Posted tagged ‘shoveling’

“The most serious charge which can be brought against New England is not Puritanism but February.”

February 19, 2017

Today is a bit of a gift from Mother Nature, and considering how many times I cursed her this winter, I am surprised by her generosity. It is sunny and warm, even springlike. A few puffy clouds add texture to the blue sky. A breeze ruffles the brown leaves. It is a day to be outside. I’m working on getting there.

My neighbor put my newspaper on the front steps for me this morning. I saw it and one other paper when I opened the door. The other paper is the Cape Times from February 13th. I have no idea where he found it. I didn’t  miss a paper. I figure it must be my neighbor’s, and it got tossed here with the snow when her driveway was shoveled.

Small mounds of snow are still visible but only on the corners of the streets. Between the rain and the above freezing temperatures, the snow had no chance. I’m glad it’s mostly gone.

My front lawn, mostly on one side, is a total mess. It is covered with branches and needles from the tree sized branch which fell. There are long gashes on the grass. I’m thinking that whole side of the lawn may need a reboot.

This is school vacation week. I used to like traveling to one place for the whole week. My mother and I spent this week in Rome on our last vacation together. We saw it all. One of my favorites was the catacombs, a couple of bus rides and a long walk away.

Each night we’d have a drink in the bar before going to our room. My mother had cognac. That was a shock. My mother was a whiskey and coke drinker. When I mentioned my shock, my mother said it was vacation mode when anything goes. I loved that.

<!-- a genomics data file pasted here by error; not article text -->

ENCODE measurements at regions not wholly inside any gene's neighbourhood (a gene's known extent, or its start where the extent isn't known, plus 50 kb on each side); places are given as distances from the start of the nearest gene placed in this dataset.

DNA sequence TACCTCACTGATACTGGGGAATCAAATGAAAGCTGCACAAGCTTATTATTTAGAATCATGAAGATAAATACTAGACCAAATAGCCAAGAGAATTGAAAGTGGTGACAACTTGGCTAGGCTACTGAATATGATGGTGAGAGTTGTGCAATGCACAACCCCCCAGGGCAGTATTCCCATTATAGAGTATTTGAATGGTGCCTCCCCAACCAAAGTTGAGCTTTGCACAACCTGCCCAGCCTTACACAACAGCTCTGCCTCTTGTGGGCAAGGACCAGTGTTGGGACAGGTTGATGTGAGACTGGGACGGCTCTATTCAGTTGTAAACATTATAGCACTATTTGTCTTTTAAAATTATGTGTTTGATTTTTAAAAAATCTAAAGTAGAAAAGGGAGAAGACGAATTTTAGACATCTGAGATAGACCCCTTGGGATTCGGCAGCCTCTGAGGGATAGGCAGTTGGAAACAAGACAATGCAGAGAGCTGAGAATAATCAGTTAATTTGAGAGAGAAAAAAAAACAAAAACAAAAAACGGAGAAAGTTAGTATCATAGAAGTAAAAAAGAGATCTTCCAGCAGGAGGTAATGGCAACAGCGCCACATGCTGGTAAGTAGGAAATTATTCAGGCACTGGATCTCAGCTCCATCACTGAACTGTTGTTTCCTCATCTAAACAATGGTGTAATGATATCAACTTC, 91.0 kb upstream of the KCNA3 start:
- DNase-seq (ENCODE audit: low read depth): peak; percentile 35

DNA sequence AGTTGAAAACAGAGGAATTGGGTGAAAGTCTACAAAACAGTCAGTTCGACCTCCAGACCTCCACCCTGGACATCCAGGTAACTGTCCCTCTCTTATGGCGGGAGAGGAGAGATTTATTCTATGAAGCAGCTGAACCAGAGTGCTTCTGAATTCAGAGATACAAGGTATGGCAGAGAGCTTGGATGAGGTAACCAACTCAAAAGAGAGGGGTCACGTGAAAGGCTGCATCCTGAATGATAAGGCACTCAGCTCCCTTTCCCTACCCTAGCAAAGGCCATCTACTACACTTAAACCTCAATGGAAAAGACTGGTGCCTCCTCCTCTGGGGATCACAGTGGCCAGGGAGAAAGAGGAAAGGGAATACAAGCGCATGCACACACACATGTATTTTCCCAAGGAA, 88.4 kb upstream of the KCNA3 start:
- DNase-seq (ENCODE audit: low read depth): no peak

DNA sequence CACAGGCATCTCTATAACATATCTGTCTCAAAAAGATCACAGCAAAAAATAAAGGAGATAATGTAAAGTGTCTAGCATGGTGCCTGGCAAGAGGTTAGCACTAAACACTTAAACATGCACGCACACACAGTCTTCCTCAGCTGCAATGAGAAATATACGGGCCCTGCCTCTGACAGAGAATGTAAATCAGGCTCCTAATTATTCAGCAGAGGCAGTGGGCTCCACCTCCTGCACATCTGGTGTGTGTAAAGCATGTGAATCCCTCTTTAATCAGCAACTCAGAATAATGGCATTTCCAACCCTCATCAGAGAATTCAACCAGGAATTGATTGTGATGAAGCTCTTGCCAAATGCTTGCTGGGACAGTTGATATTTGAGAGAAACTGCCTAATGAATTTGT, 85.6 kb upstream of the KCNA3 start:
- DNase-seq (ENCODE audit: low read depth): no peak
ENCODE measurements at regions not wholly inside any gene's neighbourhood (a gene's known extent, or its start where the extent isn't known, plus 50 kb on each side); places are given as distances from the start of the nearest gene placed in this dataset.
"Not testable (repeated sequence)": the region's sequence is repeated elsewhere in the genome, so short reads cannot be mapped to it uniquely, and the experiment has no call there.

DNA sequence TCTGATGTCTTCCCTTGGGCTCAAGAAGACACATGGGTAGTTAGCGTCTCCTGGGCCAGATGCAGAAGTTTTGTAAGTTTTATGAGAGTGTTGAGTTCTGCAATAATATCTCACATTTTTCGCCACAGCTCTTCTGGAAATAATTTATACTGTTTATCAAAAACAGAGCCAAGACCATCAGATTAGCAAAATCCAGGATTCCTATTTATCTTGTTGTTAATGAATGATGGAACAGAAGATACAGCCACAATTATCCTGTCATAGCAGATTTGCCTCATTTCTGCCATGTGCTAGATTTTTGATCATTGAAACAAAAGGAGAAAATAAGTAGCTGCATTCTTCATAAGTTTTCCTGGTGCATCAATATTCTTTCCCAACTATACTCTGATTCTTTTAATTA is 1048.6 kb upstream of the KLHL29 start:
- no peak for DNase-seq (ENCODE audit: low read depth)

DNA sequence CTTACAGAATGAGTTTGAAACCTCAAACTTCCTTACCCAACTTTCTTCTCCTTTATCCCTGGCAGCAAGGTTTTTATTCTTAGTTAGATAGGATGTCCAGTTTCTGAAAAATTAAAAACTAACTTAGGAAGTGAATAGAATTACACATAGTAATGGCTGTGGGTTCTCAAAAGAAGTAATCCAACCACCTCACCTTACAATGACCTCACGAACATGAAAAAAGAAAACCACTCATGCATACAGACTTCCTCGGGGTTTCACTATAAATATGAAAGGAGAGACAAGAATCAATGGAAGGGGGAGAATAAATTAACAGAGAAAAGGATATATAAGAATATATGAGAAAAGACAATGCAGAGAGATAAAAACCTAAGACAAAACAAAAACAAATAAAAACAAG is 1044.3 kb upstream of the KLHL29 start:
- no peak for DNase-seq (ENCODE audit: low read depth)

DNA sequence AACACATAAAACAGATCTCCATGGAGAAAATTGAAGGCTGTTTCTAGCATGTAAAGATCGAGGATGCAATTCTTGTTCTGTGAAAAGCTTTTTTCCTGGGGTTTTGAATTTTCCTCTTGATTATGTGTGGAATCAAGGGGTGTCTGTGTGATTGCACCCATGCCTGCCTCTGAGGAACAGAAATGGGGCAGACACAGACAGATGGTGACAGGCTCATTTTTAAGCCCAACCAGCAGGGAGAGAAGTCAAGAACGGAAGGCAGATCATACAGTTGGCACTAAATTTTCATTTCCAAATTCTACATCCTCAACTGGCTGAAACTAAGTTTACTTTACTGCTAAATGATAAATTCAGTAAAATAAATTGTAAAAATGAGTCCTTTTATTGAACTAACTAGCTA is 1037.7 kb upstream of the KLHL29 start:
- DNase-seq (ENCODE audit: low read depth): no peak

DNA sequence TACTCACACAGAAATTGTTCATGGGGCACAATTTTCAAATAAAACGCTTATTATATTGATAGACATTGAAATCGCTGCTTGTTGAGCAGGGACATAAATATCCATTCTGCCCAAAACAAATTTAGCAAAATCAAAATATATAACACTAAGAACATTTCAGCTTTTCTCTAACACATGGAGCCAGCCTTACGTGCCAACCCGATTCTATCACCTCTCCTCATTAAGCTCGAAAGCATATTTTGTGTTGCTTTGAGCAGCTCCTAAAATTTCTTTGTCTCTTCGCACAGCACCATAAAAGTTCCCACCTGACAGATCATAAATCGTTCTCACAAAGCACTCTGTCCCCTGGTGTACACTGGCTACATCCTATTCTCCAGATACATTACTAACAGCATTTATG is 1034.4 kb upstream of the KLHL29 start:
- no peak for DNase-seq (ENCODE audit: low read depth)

My week will be quiet. Actually, the rest of February will be quiet. I have an empty dance card until March.

Gracie needs to be fed, and I need to get dressed in my outside the house clothes. We are going out to enjoy the day.

“Be pretty if you can, be witty if you must, but be gracious if it kills you.”

March 6, 2016

The day is getting lighter as the sun struggles to appear. It is in the high 30’s but the rest of the week will be in the 40’s and one day may hit 50˚. I think the forecast is worthy of song, “We’re having a heat wave, a tropical heat wave.”

Some things just drive me crazy. Men wearing baseball caps inside is one of them. It is old school, I know, to expect men to take their hats off in a restaurant, but I do. Some people, mostly of the male variety, shovel their food into their mouths. They hold their forks like a piece of equipment, like that shovel I mentioned. Little kids doing it I understand as they’re still in process, but I don’t understand adult shovelers. Pocketbooks on the table at restaurants drive me crazy. Texting has its place but not while we’re eating. How about some table talk, some conversation?  Catch up with one another. Mumbling doesn’t count. One of my former relatives ate with her mouth open. I could never sit across from her. She obviously didn’t have the constant reminder, “Chew with your mouth closed,”the way we did. My mother was big into manners.

I admit we did some things just to drive one or both of our parents crazy. Shuffling our feet as we walked was one of them. My father inevitably yelled, “Pick up your feet.” We did literally and that made it even worse. Tapping a fork on the table was more than my mother could handle. She’d come right over and take the fork out of the offender’s hand. I admit I am a tapper, but I have never intended malice. It just happens when I’m engrossed in something like figuring out a crossword puzzle word. “Stop tapping!” from my mother would pull me from my reverie.